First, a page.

12 dead in Iraq blast on eve of parliamentary session
A blast killed 12 people in Baghdad on Sunday, whilst Iraqi security forces arrested members of a suspected terrorist cell on the eve of parliament's first session since March's disputed election, dpa reported.
Thirty people were also injured in the bomb blast in central Baghdad, security sources told the German Press Agency dpa.
The explosion occurred between the central bank building and the Arab souk as bank employees were leaving the building at the end of official working hours, central bank official Fadel Jassem Hamadi.
The blast also hit a power generator and columns of smoke could be seen rising from it, Iraqi television reported.
Meanwhile, members of a suspected cell belonging to the Islamic Ansar al-Sunna militant group were arrested when Iraqi army forces raided their meeting in Baghdad.
"The arrest was made at a house in the Karrada district. They had in their possession documents, cameras, a sniper rifle, laptops and 25 thousand US dollars," army spokesperson Major General Qasim Atta said.
Several prominent leaders of the group were among those arrested, Atta said.
Separately, police arrested the assistant to former Iraqi vice president Izzat Ibrahim al-Durri, on suspicion of involvement in insurgency and terrorism.
Rapid reaction forces of the Ministry of the Interior arrested Ahmed Shehab al-Durri, Izzat al-Durri's assistant, in a security operation in Baldat al-Dor, north of Baghdad, Iraqi state television reported.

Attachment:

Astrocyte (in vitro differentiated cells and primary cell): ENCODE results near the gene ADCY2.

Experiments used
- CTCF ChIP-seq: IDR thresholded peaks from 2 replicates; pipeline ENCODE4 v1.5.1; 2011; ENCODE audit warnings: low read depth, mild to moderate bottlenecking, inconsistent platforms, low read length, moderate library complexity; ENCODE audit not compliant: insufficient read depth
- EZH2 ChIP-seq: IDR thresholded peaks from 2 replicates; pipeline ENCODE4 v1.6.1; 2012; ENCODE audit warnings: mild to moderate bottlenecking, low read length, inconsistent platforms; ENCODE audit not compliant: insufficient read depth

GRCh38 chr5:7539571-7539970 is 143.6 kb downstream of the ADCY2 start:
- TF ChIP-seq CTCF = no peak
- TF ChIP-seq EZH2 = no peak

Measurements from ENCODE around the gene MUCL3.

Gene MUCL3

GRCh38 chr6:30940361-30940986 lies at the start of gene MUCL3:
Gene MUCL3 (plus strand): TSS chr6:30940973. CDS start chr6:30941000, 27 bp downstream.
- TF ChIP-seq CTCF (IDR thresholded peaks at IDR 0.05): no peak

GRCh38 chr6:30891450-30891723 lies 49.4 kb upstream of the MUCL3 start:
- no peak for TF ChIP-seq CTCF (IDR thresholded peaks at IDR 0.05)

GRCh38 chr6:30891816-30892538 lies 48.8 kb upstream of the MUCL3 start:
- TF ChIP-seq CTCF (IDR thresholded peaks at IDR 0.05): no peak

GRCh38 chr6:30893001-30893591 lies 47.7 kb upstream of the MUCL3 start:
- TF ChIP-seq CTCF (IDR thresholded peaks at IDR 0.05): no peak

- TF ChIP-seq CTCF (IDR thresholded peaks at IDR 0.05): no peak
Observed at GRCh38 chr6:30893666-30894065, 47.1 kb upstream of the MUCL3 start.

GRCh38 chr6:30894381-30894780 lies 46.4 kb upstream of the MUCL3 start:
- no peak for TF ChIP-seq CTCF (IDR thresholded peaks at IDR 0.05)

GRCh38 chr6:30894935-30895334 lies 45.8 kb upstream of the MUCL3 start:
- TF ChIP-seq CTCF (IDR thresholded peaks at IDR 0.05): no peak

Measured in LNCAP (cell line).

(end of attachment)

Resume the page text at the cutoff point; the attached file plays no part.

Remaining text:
Ahmed al-Durri leads the Iraqi Naqshbandi movement, a Sunni insurgency group which announced militant operations after the execution of Saddam Hussein in 2006.
Izzat Al-Durri, who was vice president under Saddam Hussein's regime, has been in hiding since the US invasion of Iraq in 2003.
Police also arrested 16 wanted men Sunday in Baquba city, as all exits from the city leading to the capital Baghdad were closed.
Ghalib Attiya of Diyala police said that the swoop was part of a military operation in Baquba, which lies 57 kilometres north-east of Baghdad.
The operation was launched to secure the country ahead of Monday's first session of parliament following the March 7 elections.
Security plans in Baghdad had begun on Saturday, but security forces announced that there will not be a curfew.
The Iraqi parliament convenes after three months of political tension and deadlock following the elections in which former prime minister Iyad Allawi's Secular-Sunni Iraqiya List beat the rival State of Law coalition of incumbent premier Nuri al-Maliki by just two seats.
Allawi's list won 91 seats in the 325-member parliament, compared to 89 for al-Maliki's alliance.
The parliament will elect a president for the country, who will then invite the head of the largest bloc to form the new government.